Tout le malheur des hommes vient d'une seule chose, qui est de ne savoir pas demeurer en repos, dans une chambre.
- Blaise Pascal

Madiel

#1372
It looks like Vegh includes the marches, so I will try him at least as I gather his set is quite highly regarded. And I can find some evidence of Harnoncourt doing so as well.
I am now working on a discography of the works of Vagn Holmboe. Please visit and also contribute!

DavidW

My standard has been Vegh for the serenades for quite awhile, but I used to have a bunch of Marriner Mozart on tape and I have fond memories.  We're talking mid-90s here so time I think for a fresh listen.

Jo498

Yes, they included them at least for some pieces and they didnt record all of the pieces anyway, I believe. I think Harnoncourt is worth seeking out for the two large scale serenades K 250 "Haffner" and 320 "Posthorn" although they are with Staatskapelle Dresden, so not original instruments. 
At his best, Vegh has for me a "natural flair" that makes the interpretations special compared to the "clean virtuosity" of Marriner. But I had the direct comparison only in a couple of pieces, K 334 and 525, not any of the pieces on the later Philips Marriner disc shown above.
Tout le malheur des hommes vient d'une seule chose, qui est de ne savoir pas demeurer en repos, dans une chambre.
- Blaise Pascal

Madiel

Quote from: Jo498 on April 16, 2022, 04:49:10 AM
Yes, they included them at least for some pieces and they didnt record all of the pieces anyway, I believe.

Possibly Vegh only recorded the ones for certain forces. The numbering and labelling of works as 'Serenade' or 'Divertimento' (or as something else) is a total mess. There are some for orchestra (mostly serenades), some for smaller scale strings and wind (mostly divertimenti), and some just for wind instruments (more divertimenti but also serenades).  I had to map it all out (based on the Phillips boxes) before it made any sense.

And only some of the works have an associated March. The 'Posthorn' serenade gets 2 of them.
I am now working on a discography of the works of Vagn Holmboe. Please visit and also contribute!

Florestan

#1376
Quote from: Madiel on April 16, 2022, 04:54:33 AM
Possibly Vegh only recorded the ones for certain forces. The numbering and labelling of works as 'Serenade' or 'Divertimento' (or as something else) is a total mess. There are some for orchestra (mostly serenades), some for smaller scale strings and wind (mostly divertimenti), and some just for wind instruments (more divertimenti but also serenades).  I had to map it all out (based on the Phillips boxes) before it made any sense.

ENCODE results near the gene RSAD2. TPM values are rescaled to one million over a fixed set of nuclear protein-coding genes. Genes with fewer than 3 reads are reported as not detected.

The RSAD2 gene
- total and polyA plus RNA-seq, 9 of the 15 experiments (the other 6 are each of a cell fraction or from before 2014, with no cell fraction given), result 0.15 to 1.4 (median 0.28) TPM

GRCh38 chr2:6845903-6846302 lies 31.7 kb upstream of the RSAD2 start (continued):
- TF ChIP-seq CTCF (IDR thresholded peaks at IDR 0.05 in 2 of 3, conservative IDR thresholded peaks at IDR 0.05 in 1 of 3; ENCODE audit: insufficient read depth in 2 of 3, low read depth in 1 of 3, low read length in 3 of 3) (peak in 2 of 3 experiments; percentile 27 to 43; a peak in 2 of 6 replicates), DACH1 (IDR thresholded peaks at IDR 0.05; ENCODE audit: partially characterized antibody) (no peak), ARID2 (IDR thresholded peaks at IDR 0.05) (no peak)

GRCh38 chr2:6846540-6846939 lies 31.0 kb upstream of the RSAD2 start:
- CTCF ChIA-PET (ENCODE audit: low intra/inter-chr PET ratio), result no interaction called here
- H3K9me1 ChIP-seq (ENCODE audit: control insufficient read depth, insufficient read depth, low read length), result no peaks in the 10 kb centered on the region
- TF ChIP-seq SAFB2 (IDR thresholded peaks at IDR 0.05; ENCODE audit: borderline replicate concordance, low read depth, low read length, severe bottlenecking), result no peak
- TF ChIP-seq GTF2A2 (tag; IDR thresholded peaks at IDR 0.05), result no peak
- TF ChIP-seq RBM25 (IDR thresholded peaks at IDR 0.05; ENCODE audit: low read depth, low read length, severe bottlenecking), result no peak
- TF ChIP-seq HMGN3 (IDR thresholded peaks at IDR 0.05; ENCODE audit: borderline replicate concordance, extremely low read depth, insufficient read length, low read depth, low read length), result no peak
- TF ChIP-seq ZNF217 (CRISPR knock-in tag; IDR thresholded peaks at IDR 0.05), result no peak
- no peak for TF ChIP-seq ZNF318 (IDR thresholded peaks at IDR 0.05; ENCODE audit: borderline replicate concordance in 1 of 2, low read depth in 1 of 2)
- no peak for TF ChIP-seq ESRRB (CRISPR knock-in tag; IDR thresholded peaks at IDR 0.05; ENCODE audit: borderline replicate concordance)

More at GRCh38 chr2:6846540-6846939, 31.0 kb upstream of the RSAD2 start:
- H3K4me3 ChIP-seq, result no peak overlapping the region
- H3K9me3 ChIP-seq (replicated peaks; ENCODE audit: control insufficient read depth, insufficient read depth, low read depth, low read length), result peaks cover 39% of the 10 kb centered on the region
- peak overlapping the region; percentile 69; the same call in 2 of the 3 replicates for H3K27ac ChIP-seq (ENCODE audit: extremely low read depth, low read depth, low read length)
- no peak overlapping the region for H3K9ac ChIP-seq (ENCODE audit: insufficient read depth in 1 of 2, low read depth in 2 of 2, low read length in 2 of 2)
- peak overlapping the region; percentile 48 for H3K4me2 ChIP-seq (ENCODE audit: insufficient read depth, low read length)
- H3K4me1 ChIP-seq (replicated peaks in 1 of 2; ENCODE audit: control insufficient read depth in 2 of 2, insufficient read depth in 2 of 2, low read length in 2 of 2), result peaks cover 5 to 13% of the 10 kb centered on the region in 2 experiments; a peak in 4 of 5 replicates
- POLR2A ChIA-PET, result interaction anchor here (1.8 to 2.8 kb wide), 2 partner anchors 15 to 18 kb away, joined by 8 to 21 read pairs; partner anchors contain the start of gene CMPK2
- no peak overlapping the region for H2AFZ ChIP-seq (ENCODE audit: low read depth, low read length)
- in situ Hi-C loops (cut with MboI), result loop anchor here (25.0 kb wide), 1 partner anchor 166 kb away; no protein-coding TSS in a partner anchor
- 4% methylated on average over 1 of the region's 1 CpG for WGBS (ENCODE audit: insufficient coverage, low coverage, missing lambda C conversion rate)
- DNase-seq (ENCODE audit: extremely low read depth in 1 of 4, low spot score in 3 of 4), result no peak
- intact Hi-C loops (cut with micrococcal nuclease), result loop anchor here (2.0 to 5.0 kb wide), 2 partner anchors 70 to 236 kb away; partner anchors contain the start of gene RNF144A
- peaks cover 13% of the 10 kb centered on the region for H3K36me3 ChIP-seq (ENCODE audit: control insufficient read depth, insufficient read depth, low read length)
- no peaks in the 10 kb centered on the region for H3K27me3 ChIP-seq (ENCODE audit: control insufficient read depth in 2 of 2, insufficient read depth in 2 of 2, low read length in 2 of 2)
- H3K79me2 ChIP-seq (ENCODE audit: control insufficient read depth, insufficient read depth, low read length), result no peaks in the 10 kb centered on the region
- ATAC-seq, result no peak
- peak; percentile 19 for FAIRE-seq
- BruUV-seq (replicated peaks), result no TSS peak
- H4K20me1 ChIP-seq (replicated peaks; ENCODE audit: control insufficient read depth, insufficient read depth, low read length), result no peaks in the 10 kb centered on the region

And only some of the works have an associated March. The 'Posthorn' serenade gets 2 of them.

And the Posthorn is conspicuously missing from the Vegh set, which otherwise is perfect.  :(

I think the Marriner recordings are included in the complete Mozart Philips Edition, which is the only such set I have.

Btw, does anyone have any opinion on the newer complete Mozart set, the one with Harnoncourt for sacred music? Should I get it as well?
"Art is no excuse for boring people." - Jules Renard

Madiel

Quote from: Florestan on April 16, 2022, 05:06:28 AM
And the Posthorn is conspicuously missing from the Vegh set, which otherwise is perfect.  :(

Yes, I just found this out. Apparently it's missing because he did it previously for a different label.
I am now working on a discography of the works of Vagn Holmboe. Please visit and also contribute!

DavidW

Quote from: Florestan on April 16, 2022, 05:06:28 AM
And the Posthorn is conspicuously missing from the Vegh set, which otherwise is perfect.  :(

That is quite an omission!  The Posthorn is literally my favorite one (with the Gran Partita being second favorite).

Florestan

Quote from: DavidW on April 16, 2022, 05:15:01 AM
That is quite an omission!  The Posthorn is literally my favorite one (with the Gran Partita being second favorite).

Wow! My favourite serenades exactly. The third is the Haffner.

Why Vegh skipped the Posthorn has always been a mystery to me.
"Art is no excuse for boring people." - Jules Renard